Beloved Standard with a Twist
Barron’s New Takes on Air Hockey & Foosball Are a Coin-Op Shot in the Arm
By Kate Miller, RePlay Contributor
Greg Bacorn was playing four-way paper football with his business partners around a dining room table when the idea for Barron Games’ flagship QuadAir Hockey table was hatched. It was nearly five years ago when he began to reinvent a standard air hockey table for four player competition.
The initial response to the idea was one of confusion and that it would be difficult to understand how to play.
“Everyone said, ‘No way, you can’t do it,’ ” remembers Greg, who founded Barron Games eight years ago with his now-wife Anna. “People said ‘players just won’t understand.’ ”
But, if anyone can teach players how to learn air hockey with a twist, it’s Greg. A former middle school history teacher, he certainly has a knack for communicating big ideas with passionate enthusiasm. “My experience in education came in handy to educate the public, distributors, and operators on the unique operation of our QuadAir tables,” Greg points out, whose love for history shines in Barron’s WWII-era fantasy Allied Tank Attack video motion simulator game.
Today, Greg’s own voice comes through the speakers of their QuadAir to guide and cheer players through the innovative four-player air hockey experience at FECs around the world – including, he says, “every Dave & Buster’s nationwide.
“At the end of the day, the cashbox spoke for itself and it still speaks today,” says Greg. “We can’t even keep the QuadAir in stock. It flies off the shelves.” It’s the inviting group-play dynamic that makes this hockey table, like a kitchen table: a natural place to gather with friends and family, while also welcoming fun and friendly competition.
By drawing on these real-world experiences and relationships, Barron machines lend a certain warmth to the industry. Greg and Anna’s 3-year-old daughter, Nadya, inspired the new exclusive Bathtime Duckie Carousel kiddie ride with her own rubber duckie at bath time (a savvy shot in the arm to the anemic toddler kiddie category). As the husband-and-wife team ponder decorating their little girl’s room with a Hello Kitty theme, they are considering complementing the decor with one of the Hello Kitty air hockey tables they partnered with Sega Amusements to produce. (The table is helping tap into the elusive young female demographic, they report. Barron Games has also worked with Sega to build a Sonic the Hedgehog-themed air hockey table and kiddie ride.) These are ready for shipment in their warehouse.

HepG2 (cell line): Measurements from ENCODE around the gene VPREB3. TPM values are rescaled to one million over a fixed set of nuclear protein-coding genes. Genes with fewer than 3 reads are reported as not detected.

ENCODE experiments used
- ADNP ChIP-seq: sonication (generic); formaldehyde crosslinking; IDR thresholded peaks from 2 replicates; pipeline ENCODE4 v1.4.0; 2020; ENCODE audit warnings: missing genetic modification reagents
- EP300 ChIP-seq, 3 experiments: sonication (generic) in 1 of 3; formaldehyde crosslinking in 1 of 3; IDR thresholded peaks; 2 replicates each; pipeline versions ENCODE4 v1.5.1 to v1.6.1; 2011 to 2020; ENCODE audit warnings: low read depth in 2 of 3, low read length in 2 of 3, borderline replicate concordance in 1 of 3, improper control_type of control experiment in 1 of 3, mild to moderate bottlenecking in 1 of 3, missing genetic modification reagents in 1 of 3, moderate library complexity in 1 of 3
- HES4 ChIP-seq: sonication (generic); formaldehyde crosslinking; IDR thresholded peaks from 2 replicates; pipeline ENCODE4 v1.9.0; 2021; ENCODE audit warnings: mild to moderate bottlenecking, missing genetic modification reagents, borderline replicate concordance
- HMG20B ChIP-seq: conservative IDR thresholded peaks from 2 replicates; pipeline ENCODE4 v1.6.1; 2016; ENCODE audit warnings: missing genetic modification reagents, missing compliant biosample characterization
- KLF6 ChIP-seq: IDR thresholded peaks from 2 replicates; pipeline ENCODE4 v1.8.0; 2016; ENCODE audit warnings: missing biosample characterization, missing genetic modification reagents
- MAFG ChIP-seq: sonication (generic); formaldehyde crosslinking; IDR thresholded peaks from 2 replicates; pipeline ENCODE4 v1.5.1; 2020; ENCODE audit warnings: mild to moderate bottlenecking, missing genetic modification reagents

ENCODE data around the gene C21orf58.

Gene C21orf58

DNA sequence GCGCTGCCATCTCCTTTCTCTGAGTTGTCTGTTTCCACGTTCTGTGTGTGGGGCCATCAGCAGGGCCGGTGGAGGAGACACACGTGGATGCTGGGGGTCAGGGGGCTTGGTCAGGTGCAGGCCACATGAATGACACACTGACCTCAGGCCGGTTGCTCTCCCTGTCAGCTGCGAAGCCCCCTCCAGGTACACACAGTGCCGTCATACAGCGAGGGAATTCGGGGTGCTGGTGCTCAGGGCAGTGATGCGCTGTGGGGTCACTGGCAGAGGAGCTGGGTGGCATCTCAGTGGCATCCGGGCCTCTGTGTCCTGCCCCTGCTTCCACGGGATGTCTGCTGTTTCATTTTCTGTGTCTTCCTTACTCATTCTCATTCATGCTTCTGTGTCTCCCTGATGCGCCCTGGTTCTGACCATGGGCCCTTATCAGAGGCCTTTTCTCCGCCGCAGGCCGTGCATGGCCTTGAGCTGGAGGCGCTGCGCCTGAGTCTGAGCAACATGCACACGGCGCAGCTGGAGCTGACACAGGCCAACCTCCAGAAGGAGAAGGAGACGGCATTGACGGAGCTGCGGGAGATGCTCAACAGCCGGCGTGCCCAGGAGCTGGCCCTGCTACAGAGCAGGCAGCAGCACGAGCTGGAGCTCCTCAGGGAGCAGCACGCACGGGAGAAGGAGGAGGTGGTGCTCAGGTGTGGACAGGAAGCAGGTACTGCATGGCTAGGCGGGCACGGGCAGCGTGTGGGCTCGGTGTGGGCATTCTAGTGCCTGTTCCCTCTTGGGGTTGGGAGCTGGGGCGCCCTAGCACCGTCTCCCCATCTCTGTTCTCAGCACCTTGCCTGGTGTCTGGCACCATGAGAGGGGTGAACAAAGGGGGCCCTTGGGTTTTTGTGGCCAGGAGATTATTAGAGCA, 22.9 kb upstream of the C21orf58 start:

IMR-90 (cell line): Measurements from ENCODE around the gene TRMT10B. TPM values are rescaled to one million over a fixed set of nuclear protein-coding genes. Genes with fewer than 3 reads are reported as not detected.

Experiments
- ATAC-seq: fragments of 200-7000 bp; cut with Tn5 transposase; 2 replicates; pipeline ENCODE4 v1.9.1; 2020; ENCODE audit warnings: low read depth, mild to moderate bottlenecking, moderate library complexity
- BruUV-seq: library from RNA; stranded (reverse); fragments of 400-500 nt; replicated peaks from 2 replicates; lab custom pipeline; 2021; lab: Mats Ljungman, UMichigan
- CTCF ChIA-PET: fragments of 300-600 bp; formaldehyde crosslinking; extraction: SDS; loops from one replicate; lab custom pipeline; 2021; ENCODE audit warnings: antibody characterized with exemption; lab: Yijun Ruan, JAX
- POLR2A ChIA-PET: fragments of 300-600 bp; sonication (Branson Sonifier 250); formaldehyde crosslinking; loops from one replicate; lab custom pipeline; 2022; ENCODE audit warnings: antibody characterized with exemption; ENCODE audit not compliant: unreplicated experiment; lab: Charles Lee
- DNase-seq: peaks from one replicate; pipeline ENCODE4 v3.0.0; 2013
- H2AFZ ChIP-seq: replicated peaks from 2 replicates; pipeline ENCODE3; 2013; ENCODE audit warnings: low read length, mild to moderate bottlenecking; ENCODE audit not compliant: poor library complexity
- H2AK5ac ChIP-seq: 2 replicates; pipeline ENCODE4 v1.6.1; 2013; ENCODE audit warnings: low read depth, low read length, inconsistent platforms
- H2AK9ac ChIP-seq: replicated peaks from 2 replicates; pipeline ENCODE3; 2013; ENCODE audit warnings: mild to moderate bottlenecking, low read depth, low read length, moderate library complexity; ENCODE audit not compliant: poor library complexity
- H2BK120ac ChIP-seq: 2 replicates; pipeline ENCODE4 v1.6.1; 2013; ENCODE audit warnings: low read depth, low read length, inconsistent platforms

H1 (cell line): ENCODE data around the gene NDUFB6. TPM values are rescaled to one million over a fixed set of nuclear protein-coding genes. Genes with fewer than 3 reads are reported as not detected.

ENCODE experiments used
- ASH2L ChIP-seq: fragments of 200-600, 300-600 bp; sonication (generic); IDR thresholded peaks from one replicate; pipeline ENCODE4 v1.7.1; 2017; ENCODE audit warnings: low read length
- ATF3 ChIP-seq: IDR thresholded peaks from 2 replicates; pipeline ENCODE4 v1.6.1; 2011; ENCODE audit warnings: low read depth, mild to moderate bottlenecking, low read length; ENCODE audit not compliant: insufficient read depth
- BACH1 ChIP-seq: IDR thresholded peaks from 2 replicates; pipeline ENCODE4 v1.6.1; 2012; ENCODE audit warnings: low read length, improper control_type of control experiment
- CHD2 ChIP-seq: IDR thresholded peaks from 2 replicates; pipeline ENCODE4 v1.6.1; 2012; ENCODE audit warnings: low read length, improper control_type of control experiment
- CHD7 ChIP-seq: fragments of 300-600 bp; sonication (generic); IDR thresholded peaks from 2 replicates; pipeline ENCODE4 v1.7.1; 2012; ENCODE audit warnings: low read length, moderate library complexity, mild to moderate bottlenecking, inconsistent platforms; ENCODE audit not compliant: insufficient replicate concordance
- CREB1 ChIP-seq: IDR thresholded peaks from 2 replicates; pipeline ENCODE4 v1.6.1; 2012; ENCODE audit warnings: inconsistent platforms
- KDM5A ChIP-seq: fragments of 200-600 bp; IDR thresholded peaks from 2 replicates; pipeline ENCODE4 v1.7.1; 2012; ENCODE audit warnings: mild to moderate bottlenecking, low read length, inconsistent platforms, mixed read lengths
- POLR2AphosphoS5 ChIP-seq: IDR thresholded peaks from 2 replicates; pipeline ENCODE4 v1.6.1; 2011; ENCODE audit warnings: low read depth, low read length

This accessible warmth extends past what you see on the catalog pages – which include photos of Nadya and their nephew Blake (left) modeling with Barron’s machines. Their brochure features an FEC-heavy lineup that ranges from QuadAir to foosball to kiddie rides –– and to the customers themselves. A whopping 50 percent of Barron’s business comes from custom jobs for both businesses and the home market.
“What makes us different is being able to customize our games,” says Anna. “What we’re able to do is add value to our pieces, be it foosball or air hockey, to the end-user with their own custom designs. If we make a table designed with the logo of an FEC or street operator, when a guest enters, they see that piece as belonging to that location and will be more likely to remember to return. That is brand recognition that adds value – it’s not just an air hockey table, it’s a Dave & Buster’s air hockey table,” adds Greg.
Barron customization goes beyond the logo to artfully tailored music, graphics and paint colors. For example, if an FEC has a nautical theme, they might put fish on the foosball playing field. Custom options can help street operators push their own brand recognition or offer special features to their locations, such as an ad for a bar special or simple color-coordination to make the piece feel like it was made for the room (after all, it was!).
Greg says, “Those are the things we specialize in. Not just pumping out hundreds of the same, but tailoring each unit to the unique needs of a customer. We make special and different pieces each time. That’s what we like to do.”
That fastidious attention to detail means Barron’s catalog offers only a total of thirty or so machines – and just a dozen of those are heavy hitters that are consistently kept in stock. But, doing a few things well has launched this small business into international coin-op waters, including some choice prestige clients. These are waters that Anna, who speaks four languages, was born to navigate.
As a native Russian, Anna grew up handling the books for her family’s amusement-distribution business. So when the Bacorns say “Barron is a family company,” that statement is underlined with a second-generation coin-op pedigree. Anna also brings her experience to the AAMA Board of Directors and to the Amusement Expo show committee.